Google is shutting down its Glass Explorer program and ceasing consumer sales of the $1,500 initial wearable devices on Jan. 19, as the Internet giant revamps its approach to the market.

The company announced the move in a post on Google+. The wearables project is “graduating” from the Google X R&D group, where it was incubated, the company said. It will become a standalone unit overseen by Tony Fadell, co-founder and CEO of Nest Labs, the smart-home device company Google acquired for $3.2 billion in cash a year ago; however, Google said, Glass is not becoming part of Nest.

Google Glass will continue to be headed by Ivy Ross, a former retailing exec and jewelry designer.

The Google Glass devices have a small screen embedded in the right lens to let users search the Web, pull up maps, read text messages, snap photos and record video, among other things. That last feature concerned the movie industry: Last fall, the MPAA and the National Association of Theatre Owners (NATO) updated antipiracy joint policy to prohibit recording by users equipped with Google Glass or other wearables in theaters.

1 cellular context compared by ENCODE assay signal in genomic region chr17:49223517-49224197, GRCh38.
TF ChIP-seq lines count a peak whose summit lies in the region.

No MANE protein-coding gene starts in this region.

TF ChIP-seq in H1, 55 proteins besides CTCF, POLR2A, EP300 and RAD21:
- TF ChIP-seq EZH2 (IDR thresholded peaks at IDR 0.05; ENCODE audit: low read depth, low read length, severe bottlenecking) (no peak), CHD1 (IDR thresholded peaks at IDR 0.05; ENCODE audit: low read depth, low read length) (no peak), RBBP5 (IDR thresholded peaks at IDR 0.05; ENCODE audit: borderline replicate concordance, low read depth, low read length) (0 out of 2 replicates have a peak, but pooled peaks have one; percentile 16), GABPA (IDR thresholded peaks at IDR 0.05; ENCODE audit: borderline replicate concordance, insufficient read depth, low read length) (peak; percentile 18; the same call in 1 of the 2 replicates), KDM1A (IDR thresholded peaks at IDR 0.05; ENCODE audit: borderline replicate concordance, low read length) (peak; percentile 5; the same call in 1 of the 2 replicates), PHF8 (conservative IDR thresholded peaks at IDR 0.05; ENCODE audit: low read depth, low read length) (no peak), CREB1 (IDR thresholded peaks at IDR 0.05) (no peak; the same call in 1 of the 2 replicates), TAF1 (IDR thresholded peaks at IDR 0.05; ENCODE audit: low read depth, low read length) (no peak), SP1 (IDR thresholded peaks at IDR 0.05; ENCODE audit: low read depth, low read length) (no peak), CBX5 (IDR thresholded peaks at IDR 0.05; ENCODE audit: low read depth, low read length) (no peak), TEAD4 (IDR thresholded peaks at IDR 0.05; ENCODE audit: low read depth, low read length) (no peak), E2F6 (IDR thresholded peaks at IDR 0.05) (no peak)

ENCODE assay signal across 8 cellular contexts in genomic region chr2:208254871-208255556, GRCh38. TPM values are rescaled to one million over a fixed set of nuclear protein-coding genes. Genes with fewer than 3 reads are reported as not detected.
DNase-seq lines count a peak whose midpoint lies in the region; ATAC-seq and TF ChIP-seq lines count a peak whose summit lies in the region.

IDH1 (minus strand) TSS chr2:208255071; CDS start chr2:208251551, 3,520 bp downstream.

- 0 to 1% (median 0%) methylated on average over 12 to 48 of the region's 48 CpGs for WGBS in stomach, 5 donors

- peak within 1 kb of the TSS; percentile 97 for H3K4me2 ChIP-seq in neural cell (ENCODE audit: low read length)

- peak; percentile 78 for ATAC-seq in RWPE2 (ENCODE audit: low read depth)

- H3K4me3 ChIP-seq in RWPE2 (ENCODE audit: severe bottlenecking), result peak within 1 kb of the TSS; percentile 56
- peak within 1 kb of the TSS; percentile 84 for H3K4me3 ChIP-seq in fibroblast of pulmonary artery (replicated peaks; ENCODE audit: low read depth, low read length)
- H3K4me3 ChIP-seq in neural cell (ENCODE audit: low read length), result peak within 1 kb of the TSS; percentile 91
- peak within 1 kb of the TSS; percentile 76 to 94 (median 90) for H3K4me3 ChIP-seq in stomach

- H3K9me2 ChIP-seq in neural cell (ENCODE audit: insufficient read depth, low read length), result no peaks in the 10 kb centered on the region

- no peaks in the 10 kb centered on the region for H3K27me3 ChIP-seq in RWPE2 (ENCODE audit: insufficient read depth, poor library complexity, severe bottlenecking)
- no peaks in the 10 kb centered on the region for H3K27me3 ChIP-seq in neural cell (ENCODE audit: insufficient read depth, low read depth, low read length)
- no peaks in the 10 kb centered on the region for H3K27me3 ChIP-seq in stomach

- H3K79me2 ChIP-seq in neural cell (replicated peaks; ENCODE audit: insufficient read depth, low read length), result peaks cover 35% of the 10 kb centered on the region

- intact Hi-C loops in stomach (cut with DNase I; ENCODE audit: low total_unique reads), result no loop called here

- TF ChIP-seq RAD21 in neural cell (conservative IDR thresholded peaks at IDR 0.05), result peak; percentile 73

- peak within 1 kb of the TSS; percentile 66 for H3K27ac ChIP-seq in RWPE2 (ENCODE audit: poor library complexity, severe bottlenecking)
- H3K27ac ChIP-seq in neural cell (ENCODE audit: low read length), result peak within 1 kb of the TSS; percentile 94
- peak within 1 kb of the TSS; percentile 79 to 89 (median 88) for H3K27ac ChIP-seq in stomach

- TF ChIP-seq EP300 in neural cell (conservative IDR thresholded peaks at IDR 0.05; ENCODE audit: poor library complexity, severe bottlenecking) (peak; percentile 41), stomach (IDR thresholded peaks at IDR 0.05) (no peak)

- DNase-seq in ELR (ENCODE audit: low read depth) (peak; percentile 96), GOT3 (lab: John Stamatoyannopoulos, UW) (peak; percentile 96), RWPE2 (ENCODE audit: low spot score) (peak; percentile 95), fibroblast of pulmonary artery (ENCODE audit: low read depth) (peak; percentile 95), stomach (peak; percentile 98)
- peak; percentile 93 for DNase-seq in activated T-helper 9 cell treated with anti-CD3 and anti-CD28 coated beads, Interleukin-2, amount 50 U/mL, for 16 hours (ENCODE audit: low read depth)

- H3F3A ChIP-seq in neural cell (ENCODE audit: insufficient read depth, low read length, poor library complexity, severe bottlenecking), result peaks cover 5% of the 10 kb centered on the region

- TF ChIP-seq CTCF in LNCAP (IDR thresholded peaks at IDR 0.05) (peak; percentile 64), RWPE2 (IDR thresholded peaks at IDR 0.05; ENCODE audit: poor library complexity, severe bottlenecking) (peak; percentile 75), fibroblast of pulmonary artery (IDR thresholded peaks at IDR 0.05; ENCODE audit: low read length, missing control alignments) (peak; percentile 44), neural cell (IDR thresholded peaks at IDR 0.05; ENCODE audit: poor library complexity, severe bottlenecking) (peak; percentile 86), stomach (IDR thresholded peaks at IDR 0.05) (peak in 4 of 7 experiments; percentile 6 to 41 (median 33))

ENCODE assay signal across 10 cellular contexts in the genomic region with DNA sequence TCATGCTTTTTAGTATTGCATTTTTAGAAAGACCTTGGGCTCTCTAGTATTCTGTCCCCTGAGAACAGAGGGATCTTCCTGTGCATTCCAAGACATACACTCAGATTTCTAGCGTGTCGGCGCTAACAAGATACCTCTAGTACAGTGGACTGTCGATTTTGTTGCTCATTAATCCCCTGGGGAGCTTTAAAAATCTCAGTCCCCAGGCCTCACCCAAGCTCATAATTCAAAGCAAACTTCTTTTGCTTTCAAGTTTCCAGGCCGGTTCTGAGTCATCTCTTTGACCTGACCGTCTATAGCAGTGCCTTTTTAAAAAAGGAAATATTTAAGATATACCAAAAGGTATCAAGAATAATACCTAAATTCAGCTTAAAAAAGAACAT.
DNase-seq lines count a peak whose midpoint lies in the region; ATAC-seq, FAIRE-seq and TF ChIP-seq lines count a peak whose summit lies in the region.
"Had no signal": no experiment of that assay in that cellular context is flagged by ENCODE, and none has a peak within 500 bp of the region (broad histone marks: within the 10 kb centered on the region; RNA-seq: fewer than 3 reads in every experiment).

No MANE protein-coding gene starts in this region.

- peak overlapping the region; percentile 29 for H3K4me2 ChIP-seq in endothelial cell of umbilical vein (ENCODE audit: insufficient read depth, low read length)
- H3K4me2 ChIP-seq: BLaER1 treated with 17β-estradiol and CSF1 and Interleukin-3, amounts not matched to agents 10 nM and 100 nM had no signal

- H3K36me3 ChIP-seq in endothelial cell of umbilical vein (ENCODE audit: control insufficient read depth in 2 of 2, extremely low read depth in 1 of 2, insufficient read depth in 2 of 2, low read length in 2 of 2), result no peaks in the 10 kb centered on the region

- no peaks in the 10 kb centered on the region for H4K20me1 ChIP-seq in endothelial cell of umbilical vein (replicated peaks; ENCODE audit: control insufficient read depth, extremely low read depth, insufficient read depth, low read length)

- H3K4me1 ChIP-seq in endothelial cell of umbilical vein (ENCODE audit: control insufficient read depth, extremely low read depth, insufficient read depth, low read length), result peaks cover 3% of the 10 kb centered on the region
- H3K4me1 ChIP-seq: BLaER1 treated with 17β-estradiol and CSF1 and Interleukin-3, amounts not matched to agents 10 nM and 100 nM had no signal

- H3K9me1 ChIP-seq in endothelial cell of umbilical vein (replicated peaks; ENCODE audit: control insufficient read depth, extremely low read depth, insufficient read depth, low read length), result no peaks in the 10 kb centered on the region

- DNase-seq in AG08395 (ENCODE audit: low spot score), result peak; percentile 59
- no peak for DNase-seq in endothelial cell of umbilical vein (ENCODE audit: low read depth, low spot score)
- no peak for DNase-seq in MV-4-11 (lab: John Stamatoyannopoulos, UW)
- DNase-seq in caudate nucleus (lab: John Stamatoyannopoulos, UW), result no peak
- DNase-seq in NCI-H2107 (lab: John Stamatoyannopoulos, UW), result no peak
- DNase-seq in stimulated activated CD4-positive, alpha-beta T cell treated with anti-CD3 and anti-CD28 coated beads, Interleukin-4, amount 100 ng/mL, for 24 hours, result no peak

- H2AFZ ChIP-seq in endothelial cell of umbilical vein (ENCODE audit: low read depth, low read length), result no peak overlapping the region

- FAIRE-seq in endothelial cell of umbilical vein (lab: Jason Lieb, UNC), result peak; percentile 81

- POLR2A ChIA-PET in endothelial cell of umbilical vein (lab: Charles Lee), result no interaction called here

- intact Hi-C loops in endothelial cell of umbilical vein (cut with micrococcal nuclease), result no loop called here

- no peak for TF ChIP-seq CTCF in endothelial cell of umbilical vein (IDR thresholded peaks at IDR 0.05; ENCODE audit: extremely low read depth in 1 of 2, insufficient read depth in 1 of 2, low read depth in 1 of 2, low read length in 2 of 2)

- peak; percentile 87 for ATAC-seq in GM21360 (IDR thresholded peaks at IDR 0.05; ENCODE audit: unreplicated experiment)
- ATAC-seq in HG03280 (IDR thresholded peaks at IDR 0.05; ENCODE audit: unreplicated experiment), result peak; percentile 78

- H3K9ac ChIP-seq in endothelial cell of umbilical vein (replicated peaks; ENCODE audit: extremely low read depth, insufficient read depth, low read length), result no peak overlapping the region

Google, in its note to Google Glass beta users about the end of the Explorer program, said, “We’re continuing to build for the future, and you’ll start to see future versions of Glass when they’re ready.”

The overall wearable-computing device market — including glasses, smartwatches like Apple Watch and fitness bands — is expected to grow dramatically in the next few years. Retail sales of smart wearable devices are projected grow from $4.5 billion in 2014 to $53.2 billion by 2019, according to British research firm Juniper Research.